The LNCs were established in 1924 and played an advisory role to the District Commissioners, levied taxes and made by-laws for the agriculture and education sectors. Also put in place were the African Tribunal Courts, whose main function was to adjudicate disputes under customary law but in reality governed more by English Law and administrative supervision. The District Commissioner served as the â€œCourt of Appealâ€ for the tribunals.
The colonial administration used such mechanisms as the â€œnative researchâ€, in a bid to gather intelligence at the grass root levels and to ensure policies and laws were enforced and seen as locally made. This administrative technique was meant to legitimize colonial policies and leadership.
The Chief, then known as the Village Headman, was the prime instrument of the District Commissioners, then known as Regional Agents, for the implementation of colonial Government business. The Headman relied on â€˜village bulliesâ€™ to exercise his authority and to effect colonial Government policies. These â€˜village bulliesâ€™ took up the role of the Native Police (later renamed Tribal Police and subsequently the Administration Police) by enforcing and arbitrating as delegated by the Headman.
The system was inherited intact by the post-colonial administration and added further functions of development coordination. It has thus become so overbearing and omnipresent that it appears to be in the DNA of our polity. It thus follows that while Kenyans detest some of the practices of these administrators, they cannot imagine life without the chief.
The Constitution states in Clause 17 of the Sixth Schedule that the system will be restructured within five years of the new constitution taking effect. This is so that it ACCORDS TO AND RESPECTS THE SYSTEM OF DEVOLVED GOVERNMENT.
Part of this restructuring has already been done under the Constitution, the Administration Police, which was a key component of the provincial Administration system, was made part of the National Police Service under the National Police Service Commission. The Constitution also took a number of tasks that were within the mandate of the provincial Administration â€“ like licensing of business, liquor licensing, plant and animal disease control, statistics and cooperative societies among others â€“ and vested them in county governments.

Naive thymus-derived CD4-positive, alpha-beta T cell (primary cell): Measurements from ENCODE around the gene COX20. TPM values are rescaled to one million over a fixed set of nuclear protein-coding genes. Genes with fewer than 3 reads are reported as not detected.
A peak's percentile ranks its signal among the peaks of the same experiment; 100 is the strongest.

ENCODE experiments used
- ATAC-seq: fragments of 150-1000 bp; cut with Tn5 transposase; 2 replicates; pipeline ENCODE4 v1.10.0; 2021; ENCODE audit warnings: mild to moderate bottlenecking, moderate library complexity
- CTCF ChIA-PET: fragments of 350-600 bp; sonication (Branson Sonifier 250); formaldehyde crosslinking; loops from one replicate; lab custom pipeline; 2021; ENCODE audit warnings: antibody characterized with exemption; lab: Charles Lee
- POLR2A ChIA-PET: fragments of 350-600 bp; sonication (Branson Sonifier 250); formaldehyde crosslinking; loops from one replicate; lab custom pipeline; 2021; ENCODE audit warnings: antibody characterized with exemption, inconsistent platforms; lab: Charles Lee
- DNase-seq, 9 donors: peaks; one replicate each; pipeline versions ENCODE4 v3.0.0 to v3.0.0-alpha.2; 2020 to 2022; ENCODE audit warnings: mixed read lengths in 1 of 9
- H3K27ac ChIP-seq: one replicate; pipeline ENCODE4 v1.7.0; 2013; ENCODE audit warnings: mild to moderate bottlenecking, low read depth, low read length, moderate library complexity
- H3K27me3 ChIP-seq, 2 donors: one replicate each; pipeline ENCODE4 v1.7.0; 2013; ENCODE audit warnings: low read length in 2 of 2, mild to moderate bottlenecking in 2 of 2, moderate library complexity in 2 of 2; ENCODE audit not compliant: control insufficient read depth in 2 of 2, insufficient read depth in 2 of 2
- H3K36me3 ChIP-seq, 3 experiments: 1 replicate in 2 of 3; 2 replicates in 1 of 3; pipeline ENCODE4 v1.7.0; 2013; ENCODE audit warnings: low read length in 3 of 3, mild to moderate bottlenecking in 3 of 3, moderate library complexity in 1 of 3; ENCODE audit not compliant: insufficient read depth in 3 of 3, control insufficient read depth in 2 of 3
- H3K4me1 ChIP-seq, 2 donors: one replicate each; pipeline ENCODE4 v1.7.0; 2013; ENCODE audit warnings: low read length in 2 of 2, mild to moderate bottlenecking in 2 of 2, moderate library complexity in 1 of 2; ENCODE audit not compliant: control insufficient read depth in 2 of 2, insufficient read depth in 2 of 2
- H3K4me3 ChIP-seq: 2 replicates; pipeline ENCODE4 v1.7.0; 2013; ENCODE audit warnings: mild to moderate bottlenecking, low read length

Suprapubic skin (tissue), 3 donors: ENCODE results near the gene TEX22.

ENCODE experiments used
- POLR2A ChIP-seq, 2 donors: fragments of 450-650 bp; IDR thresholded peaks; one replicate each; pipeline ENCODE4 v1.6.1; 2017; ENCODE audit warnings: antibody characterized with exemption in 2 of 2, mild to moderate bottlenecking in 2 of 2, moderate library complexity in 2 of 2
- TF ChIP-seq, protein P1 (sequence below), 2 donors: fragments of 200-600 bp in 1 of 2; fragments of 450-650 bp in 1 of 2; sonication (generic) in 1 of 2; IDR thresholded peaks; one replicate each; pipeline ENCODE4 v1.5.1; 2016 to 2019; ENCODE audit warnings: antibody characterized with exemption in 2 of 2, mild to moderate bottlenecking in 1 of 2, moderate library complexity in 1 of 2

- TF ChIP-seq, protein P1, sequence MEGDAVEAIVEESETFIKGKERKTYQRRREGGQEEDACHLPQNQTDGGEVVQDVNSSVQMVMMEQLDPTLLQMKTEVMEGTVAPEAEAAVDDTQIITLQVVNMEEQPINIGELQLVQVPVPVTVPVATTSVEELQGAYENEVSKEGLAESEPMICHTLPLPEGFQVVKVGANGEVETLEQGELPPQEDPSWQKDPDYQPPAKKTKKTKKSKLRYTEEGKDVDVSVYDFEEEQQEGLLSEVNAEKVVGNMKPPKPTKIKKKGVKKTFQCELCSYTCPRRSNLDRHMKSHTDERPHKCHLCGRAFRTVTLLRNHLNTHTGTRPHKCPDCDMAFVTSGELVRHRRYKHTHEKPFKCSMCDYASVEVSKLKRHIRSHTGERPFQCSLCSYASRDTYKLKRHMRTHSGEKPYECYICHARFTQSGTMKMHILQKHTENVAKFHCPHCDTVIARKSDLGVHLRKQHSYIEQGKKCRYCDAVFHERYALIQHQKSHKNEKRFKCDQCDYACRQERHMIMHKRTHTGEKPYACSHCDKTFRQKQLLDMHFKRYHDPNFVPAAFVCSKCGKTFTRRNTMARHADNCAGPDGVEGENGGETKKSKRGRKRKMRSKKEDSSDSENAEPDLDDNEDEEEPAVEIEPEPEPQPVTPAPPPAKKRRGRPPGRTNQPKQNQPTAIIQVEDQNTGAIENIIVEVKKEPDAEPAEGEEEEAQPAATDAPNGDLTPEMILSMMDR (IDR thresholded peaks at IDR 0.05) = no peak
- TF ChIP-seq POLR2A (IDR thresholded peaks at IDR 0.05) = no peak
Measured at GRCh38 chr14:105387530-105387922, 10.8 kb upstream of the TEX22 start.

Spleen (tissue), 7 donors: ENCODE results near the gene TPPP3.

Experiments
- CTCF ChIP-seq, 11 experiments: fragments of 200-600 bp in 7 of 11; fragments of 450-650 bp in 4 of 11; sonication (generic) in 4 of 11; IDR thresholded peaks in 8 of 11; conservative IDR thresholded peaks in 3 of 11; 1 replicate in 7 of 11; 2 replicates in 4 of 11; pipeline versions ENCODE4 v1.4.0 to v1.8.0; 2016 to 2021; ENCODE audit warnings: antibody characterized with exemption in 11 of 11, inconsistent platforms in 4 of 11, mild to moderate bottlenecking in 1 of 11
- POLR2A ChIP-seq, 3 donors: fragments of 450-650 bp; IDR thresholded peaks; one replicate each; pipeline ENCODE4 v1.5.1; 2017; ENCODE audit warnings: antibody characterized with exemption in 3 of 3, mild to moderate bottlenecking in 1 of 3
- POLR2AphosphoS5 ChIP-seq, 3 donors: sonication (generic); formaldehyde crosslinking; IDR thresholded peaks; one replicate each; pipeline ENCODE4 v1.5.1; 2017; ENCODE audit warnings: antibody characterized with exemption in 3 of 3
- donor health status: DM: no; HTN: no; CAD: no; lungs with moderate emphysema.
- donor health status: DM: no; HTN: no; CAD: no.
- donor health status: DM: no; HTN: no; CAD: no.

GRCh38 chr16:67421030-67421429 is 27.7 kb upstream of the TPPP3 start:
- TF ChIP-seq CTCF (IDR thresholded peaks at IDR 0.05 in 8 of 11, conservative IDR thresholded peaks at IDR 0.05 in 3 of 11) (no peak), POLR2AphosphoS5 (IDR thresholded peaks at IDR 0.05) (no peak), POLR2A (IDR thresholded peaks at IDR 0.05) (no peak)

President Kenyatta and his cohorts have cited security as one of the key national government functions. This is manifestly unconstitutional. Article 239 of the Constitution clearly defines the organs of national security. They are: The Kenya Defence Forces, the National Intelligence Service and the National Police Service.
Further, the National Police Service Act provides that the County policing Authority shall be chaired by the Governor or his appointee in charge of security. So, where on this earth does President Kenyatta derives powers of county security that he vests with the so-called County Commissioners.
But the most comical was his instructions to the commissioners to discipline teachers who are not doing their job. He should read Article 237(2)(e) of the Constitution, which states that the TSC shall exercise disciplinary control over teachers. Someone please remind the President that he swore to defend this Constitution Â â€“ not to dismantle it.